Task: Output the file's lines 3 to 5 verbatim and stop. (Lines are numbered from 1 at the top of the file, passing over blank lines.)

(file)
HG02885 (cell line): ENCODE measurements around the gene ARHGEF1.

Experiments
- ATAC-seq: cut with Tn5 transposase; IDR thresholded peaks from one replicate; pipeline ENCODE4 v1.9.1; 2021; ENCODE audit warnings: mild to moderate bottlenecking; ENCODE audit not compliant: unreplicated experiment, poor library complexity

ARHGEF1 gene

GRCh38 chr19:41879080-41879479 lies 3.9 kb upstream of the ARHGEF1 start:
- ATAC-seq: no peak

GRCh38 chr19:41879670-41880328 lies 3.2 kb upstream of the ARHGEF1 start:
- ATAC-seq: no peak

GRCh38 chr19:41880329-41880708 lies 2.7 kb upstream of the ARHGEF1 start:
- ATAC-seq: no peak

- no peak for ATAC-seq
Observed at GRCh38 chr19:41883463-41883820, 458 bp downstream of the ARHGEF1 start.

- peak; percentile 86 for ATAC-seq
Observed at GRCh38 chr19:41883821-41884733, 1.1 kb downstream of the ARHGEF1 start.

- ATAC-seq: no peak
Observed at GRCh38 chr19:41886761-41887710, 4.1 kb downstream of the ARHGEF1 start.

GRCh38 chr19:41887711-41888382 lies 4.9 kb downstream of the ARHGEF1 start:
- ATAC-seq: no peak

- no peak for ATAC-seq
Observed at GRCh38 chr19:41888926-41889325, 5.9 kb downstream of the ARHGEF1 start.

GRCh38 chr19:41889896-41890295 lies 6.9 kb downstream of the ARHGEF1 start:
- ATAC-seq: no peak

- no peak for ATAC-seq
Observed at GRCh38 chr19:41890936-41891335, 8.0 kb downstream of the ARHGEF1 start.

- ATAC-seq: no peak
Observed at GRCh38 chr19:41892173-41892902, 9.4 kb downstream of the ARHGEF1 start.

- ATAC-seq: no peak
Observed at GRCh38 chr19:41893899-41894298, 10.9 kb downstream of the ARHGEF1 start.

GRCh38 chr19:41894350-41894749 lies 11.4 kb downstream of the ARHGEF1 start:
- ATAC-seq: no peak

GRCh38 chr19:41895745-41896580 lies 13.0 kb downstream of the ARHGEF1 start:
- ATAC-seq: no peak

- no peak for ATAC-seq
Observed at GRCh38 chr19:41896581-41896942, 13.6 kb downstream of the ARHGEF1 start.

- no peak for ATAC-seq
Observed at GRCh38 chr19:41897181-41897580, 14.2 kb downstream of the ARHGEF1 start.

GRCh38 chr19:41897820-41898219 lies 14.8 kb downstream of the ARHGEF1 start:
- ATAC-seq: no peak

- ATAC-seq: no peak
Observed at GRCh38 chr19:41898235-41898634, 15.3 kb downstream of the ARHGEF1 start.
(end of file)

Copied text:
- ATAC-seq: cut with Tn5 transposase; IDR thresholded peaks from one replicate; pipeline ENCODE4 v1.9.1; 2021; ENCODE audit warnings: mild to moderate bottlenecking; ENCODE audit not compliant: unreplicated experiment, poor library complexity

ARHGEF1 gene

GRCh38 chr19:41879080-41879479 lies 3.9 kb upstream of the ARHGEF1 start: